Henley residents of all ages gathered outside St Mary’s Church on Saturday morning to demand action on climate breakdown. Over 75 people took part in the demonstration, marching from the Friends Meeting House to St Mary’s before sharing in a two minute respectful silence for the planet. The event took place on the ‘Global Day of Action for Climate Justice’, organised to coincide with the COP26 summit in Glasgow.
Whilst world leaders and experts met at COP26 to discuss the global problem of climate change, Henley residents gathered to express their concern over the action being taken by governments— or rather, the lack thereof. Patrick Fleming, of Greener Henley, said, “We are here to wake up people, wake up politicians and say we are concerned, in fact we’re downright scared about what isn’t happening.”
Patrick continued, “This is our way of signalling to the Prime Minister and to the Government and to Sharma that we are deeply concerned about the lack of progress that is being made at COP26. There’s a lot of people saying big figures, billions of pounds, but when you get down to it, it’s business as usual. Business as usual isn’t going to cut it; it’s just going to be more carbon. They’re talking about bringing things in by 2050? It’s too late. We want action, we want action now, and we want the right action.”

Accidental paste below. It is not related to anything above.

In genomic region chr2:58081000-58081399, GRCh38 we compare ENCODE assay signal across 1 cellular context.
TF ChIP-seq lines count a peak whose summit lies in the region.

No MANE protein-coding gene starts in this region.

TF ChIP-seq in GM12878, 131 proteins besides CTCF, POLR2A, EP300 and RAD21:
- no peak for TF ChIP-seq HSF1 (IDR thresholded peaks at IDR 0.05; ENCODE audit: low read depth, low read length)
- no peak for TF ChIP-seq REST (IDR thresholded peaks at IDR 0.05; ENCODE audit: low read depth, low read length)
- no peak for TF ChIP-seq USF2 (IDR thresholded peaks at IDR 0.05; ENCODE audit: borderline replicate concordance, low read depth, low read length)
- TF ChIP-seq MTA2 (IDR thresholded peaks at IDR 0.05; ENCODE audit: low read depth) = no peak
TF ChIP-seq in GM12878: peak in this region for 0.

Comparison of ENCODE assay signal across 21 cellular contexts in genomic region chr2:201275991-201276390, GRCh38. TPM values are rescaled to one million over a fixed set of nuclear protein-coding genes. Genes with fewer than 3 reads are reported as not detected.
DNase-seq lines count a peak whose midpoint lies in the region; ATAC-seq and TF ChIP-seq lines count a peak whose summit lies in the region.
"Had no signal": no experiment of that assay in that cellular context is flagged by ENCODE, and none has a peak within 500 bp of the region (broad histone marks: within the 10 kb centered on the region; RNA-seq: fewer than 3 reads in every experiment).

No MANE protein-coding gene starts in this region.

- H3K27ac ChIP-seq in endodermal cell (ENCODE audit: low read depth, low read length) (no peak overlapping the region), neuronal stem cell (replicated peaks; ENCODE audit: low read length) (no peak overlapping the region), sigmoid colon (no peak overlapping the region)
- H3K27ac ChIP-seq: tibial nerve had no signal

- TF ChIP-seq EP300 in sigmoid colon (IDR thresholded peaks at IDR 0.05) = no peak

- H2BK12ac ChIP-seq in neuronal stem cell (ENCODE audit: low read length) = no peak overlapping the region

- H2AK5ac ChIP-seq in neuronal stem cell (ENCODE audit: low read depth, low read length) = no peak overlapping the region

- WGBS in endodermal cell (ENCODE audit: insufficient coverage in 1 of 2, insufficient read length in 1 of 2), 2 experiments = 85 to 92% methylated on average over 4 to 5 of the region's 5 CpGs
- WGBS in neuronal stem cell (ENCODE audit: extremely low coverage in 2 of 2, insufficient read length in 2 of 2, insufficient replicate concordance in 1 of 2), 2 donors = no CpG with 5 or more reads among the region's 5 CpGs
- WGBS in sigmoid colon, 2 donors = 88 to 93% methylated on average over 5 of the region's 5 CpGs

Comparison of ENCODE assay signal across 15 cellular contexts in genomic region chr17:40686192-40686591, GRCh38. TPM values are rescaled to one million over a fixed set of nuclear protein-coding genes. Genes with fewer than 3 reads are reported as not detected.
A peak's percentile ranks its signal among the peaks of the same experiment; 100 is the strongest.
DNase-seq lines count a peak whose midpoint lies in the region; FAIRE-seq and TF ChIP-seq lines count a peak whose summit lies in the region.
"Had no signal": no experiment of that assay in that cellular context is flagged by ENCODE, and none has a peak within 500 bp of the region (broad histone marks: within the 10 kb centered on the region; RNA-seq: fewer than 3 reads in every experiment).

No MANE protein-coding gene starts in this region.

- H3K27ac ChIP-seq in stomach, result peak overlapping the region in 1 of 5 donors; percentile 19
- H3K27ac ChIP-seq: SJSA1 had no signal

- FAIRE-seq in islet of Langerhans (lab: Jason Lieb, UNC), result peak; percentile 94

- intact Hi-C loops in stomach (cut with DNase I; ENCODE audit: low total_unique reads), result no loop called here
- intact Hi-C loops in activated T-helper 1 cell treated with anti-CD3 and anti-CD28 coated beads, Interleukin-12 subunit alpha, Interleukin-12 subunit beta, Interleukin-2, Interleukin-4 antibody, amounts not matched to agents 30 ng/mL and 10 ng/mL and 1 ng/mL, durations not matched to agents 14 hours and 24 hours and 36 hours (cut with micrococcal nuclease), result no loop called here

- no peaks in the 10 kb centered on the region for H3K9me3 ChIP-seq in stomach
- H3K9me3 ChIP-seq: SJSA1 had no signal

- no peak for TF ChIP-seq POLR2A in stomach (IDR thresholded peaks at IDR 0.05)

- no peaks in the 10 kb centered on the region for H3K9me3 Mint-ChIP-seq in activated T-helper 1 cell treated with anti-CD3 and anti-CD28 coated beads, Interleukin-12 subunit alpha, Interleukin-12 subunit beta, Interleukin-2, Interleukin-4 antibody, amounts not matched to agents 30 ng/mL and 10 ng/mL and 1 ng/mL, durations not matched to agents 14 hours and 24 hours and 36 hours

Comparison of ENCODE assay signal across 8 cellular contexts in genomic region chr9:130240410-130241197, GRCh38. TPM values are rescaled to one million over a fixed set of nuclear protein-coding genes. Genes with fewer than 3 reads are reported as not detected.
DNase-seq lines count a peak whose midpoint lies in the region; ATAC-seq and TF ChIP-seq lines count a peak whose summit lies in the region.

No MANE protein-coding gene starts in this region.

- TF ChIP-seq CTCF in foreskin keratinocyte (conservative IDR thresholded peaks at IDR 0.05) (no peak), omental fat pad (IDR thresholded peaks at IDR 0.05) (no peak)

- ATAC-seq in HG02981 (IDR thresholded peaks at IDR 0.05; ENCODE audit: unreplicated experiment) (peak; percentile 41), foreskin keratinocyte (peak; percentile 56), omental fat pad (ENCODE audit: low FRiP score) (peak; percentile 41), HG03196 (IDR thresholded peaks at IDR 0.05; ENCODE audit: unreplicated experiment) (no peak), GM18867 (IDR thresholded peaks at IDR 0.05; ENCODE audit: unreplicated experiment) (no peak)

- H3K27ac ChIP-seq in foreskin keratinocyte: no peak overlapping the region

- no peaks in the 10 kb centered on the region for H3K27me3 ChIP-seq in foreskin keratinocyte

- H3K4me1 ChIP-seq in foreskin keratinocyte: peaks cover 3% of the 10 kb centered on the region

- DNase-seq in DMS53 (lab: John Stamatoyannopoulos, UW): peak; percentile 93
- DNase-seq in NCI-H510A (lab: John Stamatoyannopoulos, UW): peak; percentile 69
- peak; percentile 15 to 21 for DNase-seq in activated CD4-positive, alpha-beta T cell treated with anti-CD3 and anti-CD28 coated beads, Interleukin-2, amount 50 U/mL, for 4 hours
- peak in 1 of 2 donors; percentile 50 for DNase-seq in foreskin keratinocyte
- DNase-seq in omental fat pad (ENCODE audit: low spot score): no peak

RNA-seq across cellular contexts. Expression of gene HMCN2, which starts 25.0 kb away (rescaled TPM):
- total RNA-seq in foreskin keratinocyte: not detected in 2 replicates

Outside St Mary’s Church, Rev Jeremy Tayler led the group in a two minute silence, encouraging people to take personal responsibility and to think about the ways in which we can all help the planet. His two daughters, Ginny and Blanche, were also present at the demonstration. Ginny said, “I’m worried about climate change because if people don’t act soon enough, it can turn out really serious. It already is quite serious and we don’t want it to get worse than it already is.”
As anxiety around the climate emergency continues to mount, with a recent survey revealing that nearly 60% of children feel ‘very worried’ or ‘extremely worried’ about the climate, Father Jeremy Tayler had words of advice for finding hope. “I don’t think situations are ever really hopeless,” he said. “From a Christian point of view, we have a profound sense of the weakness of human beings, but we also have a very profound sense of human beings as made in God’s image. We have an amazing capacity both for good and for evil, and it’s a question of trying to turn ourselves towards the good. I’m quite sure we can get to grips with this problem. There are big problems at the moment, with systematic attempts to undermine the case for action. There’s a need for truth and for honesty, and I think that’s why these gatherings are important. Different people, different generations coming together — that’s where the hope lies.”
If you would like to get involved in climate action in Henley, there are a number of organisations you can join. Patrick Fleming, from Greener Henley, is more than happy to help find the best group for you. “Email me at Greener Henley,” he said. “It comes to my phone and I will answer it straight away. I’m happy to act as a clearing house. There are many, many, many people in Henley who are already doing stuff, and if someone is interested and wants to join in, we will signal them in the right direction.”